Re the shots west of Indiana Av – the wood cars in the center track are laid-up spares for the Stock Yards. Kenwood spares were likewise parked on the old NB local track south of Indiana. The thinking was that if a train developed a problem, there were spares that could go into service immediately, while a switchman would come up later and take the defective back to 61st for repairs. Given how old these cars were at the time, I would say a very good idea.
The Chicago Junction Ry ended up part of Conrail. It had been operated as part of the Chicago River & Indiana RR (another NYC subsidiary) since the 1930’s. Currently NS owns what is left, from Ashland Av Yard (a VERY busy place still) to the ex-PRR main line at Stewart, and a very-rarely used piece from Stewart to LaSalle, which is very occasionally used by Metra to transfer cars. After the RI shut down and the LaSalle and Bureau County took over the freight operations north of Joliet, LSBC would use this track to go to Ashland yard, but have not done so in many years now. These days there are likely at best a couple of moves a year over this track. Movement east of LaSalle St is no longer possible after several bridges were removed. By the way, the factory the CRI is switching in these shots was the original Ford Chicago Assembly Plant, before Torrence was built in the 1930’s sometime.
The old Ford assembly plant that Andre mentioned was located at 3915 S. Wabash and opened for production in 1914. It was replaced by the Hegewisch assembly plant on Torrence Ave, which opened in 1924.
Maybe somebody can shed more light on this… Weekday midday Douglas Park service consisted of alternate Oak Park Expresses and Lawndale Locals. I had been under the impression that an EB express became a WB local and an EB local a WB express. However, if Oak Park trains had three cars and Lawndale trains one, obviously that did not happen. So if expresses were such both ways and locals both ways also, did an express pass a local between Canal and Marshfield? Locals made almost twice as many stops between Lawndale and Marshfield, so if a local left Lawndale right after an express, would not the next express catch up with it by Marshfield? Or were the headways long enough that the next express would not catch up until the local was back at Lawndale?
As for run numbers, 100’s were Logan Square/Humboldt Park, 200’s Garfield Park/Westchester, 300’s Douglas Park (this pattern holds to this day!). Since run numbers on the L are in the order that the runs finish, 315 would be finishing right in front of 316, so logically 316 would be following 315, especially if this is around noon and both runs are about to finish.
Regarding the shot of 3115 at West Shops, the yard north of Lake St was originally strictly a Lake St L yard, known as “carhouse”, that was also used for track material storage. South of Lake St down to Washington Blvd was the CSL’s shops. The track across Lake St was put in around 1950 when some L work, starting with the rehabbing of 4000’s by adding marker lights and permanent headlights, was moved to West Shops. The streetcar department really did not use the area north of Lake St much, mostly again for track department storage. The streetcar at right is probably being used as a storage shed. The ramp down was removed in the 1990’s, its last use was to bring 6000’s down to the old carhouse for cab signal installation. West Shop itself is now used strictly by way & structures for track and structure component storage and fabrication. It is also home for most of CTA’s truck fleet (which is quite extensive) and most of the trades, like electricians, plumbers, ironworkers. There has not been any rolling stock work done there since the early 1960’s when the new South Shops addition was built.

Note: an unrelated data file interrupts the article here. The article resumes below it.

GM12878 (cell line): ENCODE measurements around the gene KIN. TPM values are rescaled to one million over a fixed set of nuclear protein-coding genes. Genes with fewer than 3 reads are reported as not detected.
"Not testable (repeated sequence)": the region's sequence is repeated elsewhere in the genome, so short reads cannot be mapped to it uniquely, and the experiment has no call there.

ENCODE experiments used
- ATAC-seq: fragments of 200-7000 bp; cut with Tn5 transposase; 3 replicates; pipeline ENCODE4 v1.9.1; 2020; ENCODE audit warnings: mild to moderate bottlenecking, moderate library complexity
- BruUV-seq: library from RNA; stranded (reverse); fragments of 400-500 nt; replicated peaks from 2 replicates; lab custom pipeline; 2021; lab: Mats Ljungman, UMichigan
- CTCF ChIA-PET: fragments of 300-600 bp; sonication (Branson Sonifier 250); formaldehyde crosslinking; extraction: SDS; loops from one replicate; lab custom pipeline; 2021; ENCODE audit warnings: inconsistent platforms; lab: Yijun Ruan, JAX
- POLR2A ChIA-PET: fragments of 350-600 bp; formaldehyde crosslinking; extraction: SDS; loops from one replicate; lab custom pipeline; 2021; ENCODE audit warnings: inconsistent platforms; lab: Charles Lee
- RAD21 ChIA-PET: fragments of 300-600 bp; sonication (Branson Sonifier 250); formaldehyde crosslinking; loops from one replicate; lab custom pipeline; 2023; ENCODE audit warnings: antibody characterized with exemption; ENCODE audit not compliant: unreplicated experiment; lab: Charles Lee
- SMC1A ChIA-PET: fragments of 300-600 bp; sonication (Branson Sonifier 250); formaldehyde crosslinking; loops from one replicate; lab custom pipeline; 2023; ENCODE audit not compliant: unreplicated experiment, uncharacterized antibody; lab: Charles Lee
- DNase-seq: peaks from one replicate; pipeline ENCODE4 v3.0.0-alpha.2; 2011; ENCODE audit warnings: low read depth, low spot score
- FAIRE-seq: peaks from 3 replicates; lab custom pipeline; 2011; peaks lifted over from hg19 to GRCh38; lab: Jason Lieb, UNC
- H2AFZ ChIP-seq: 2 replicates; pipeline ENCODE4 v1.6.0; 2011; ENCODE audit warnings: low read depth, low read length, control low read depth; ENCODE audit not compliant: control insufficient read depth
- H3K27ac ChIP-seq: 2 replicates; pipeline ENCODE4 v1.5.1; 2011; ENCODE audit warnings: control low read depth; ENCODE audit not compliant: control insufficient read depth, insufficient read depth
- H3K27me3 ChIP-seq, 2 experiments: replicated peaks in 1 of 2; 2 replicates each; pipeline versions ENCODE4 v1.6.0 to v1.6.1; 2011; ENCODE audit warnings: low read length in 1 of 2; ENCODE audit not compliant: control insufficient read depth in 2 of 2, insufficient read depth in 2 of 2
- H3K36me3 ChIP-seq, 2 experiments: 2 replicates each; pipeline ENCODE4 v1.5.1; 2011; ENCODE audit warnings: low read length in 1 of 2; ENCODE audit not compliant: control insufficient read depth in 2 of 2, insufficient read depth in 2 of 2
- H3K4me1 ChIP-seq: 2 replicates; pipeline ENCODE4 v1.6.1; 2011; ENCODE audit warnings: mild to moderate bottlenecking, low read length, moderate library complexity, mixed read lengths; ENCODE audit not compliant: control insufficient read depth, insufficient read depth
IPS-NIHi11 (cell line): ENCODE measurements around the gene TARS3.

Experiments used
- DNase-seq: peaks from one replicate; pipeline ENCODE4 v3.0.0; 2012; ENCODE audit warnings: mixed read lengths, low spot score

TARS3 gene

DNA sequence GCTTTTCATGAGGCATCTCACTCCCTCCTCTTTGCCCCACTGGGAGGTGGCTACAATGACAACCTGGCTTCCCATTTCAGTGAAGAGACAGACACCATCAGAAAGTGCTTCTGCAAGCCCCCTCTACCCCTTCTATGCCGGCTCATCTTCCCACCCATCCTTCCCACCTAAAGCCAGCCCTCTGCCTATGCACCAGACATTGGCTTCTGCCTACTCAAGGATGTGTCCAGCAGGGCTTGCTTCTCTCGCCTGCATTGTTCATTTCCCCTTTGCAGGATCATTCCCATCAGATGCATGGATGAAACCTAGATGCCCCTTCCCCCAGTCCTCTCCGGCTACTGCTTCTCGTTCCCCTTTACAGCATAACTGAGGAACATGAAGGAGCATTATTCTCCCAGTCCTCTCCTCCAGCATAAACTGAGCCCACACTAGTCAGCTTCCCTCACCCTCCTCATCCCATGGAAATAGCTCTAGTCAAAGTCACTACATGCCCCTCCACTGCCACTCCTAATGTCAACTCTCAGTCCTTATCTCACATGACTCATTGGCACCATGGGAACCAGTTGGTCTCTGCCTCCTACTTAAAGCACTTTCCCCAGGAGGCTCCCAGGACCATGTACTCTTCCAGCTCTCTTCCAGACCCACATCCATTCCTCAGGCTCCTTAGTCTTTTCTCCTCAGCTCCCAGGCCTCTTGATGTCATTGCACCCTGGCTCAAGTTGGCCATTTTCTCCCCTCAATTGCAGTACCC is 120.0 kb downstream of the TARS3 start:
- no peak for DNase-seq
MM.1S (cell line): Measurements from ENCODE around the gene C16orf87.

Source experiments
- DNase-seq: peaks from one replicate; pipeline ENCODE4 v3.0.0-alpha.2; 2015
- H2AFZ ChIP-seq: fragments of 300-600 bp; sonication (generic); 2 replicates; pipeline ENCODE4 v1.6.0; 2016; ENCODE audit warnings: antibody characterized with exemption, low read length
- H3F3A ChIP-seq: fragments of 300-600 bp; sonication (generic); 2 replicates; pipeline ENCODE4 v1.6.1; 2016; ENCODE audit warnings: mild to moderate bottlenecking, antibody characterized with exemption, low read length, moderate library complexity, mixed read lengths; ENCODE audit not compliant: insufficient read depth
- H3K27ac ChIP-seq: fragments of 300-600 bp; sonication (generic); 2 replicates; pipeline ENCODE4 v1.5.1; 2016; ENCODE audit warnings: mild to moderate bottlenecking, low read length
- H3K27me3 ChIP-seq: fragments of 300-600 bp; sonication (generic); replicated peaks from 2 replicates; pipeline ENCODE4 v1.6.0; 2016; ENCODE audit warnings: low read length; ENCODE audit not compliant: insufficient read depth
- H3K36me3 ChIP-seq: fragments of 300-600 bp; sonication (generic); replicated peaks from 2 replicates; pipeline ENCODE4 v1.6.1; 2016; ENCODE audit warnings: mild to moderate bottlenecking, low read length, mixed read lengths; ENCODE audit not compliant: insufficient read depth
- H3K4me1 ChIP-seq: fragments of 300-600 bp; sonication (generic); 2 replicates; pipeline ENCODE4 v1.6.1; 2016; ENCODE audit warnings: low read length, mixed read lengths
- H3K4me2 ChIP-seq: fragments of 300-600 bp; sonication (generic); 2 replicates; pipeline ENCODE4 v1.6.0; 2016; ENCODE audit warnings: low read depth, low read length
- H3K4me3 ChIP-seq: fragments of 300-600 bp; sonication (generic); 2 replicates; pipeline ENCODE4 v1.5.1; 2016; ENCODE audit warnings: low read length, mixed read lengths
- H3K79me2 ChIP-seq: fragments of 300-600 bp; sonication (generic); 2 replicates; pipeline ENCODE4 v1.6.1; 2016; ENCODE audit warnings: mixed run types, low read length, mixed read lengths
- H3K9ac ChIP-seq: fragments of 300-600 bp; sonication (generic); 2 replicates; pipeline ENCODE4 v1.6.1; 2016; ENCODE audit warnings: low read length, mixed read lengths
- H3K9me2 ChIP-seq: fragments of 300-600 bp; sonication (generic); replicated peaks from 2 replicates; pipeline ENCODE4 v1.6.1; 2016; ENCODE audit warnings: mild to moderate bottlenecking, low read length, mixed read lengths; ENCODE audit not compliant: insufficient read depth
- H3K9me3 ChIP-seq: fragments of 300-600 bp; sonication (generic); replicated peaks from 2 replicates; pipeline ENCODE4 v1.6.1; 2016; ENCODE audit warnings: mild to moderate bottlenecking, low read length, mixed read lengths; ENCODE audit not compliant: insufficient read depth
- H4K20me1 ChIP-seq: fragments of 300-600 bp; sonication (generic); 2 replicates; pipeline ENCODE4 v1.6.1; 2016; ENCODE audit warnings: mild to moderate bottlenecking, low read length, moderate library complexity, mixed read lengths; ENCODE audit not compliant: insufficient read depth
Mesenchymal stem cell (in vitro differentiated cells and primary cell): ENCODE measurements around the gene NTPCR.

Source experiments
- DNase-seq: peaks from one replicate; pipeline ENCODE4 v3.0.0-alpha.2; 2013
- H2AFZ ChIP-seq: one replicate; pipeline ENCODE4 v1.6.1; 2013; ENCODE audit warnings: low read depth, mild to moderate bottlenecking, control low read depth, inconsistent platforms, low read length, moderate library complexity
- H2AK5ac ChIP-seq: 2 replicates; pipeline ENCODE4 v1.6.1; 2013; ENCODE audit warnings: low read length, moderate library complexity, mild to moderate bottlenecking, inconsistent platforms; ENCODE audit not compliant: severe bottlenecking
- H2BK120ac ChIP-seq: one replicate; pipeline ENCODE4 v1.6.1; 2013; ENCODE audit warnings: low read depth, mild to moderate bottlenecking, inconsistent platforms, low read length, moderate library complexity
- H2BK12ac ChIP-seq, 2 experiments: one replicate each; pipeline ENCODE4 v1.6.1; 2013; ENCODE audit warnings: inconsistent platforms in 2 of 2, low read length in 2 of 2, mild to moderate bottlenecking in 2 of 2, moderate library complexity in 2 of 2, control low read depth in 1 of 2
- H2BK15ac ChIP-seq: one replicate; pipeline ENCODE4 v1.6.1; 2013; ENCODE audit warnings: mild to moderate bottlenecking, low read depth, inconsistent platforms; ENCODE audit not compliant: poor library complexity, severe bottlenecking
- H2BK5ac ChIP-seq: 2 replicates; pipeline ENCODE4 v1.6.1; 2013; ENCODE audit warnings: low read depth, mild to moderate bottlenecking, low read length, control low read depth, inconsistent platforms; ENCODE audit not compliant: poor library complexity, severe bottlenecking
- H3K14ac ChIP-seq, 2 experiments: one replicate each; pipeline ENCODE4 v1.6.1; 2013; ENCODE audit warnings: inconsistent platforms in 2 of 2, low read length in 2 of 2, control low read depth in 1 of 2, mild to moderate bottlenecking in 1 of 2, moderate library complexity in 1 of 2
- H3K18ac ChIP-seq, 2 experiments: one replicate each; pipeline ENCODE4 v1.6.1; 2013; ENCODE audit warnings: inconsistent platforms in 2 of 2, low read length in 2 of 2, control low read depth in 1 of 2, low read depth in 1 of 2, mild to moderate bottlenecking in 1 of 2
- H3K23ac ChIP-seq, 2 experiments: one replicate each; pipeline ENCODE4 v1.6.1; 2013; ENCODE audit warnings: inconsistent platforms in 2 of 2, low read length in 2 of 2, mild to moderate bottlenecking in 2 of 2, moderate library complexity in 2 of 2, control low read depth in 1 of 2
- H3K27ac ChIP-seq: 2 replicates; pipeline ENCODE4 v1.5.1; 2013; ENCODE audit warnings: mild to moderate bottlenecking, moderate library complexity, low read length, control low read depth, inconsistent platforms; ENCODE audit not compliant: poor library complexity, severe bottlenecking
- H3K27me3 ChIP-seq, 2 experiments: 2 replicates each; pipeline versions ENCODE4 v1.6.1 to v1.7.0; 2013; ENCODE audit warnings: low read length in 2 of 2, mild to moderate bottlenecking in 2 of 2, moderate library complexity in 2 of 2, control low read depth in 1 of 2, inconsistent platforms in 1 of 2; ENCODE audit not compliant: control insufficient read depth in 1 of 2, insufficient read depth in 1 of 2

Here’s a photo of West Shops taken from the L station in 1993- the connection track across Lake St. was still in place, although by this point the ramp connection to the L was gone.
Excellent photos of Indiana Ave. Growing up on the South Side in the 1970s I remember seeing the CJRy trackage still in place on the Kenwood branch alignment. Here are a few more photos that I’ve picked up over the years:
[…] this note I want to comment about photos of Indiana Ave. and Harvard Ave. in Chicago Rapid Transit Photos, Part Three (March 23, […]
The last photo above is quite rare – note steel cars on Stock Yards run. This only happened during the 1952 Republican Convention at the Amphitheatre. I guess CTA was a bit ashamed of what they were usually running there…
I noticed that assignments of wooden cars were already starting to scramble in the CTA era. The lead car on the Ravenswood A train was a South Side car…Van Dorn Couplers and a lack of trolley poles give it away. Also, on the Lawndale photo, was there another scramble of L woodies? The cars have safety chains on the right side(as the train would be running if the train were going forward), yet Lawndale, being a line of Met origin, should have had the safety chains on the opposite side. (The photo of the original 2800 series woodie shows off the placement of the chains, as well as the CTA logos that appeared on L cars after takeover.) Was CTA trying an attempt at some “standardization” of woodies, albeit in a matter rather odd, even though it may have been made with the safety of passengers waiting for trains in mind? There are a lot of tales of the woodies that have yet to see either print or bandwidth.
[…] can see pictures of similar signs in use in our earlier post Chicago Rapid Transit Photos, Part Three (March 23, 2016). In practice, a train that was not an express would simply flip the sign over and […]
[…] freight. Contrast this with a photo taken circa 1955-57 at much the same spot in our previous post Chicago Rapid Transit Photos, Part Three (March 23, 2016). (George Trapp […]
[…] Chicago Rapid Transit Photos, Part Three (March 23, […]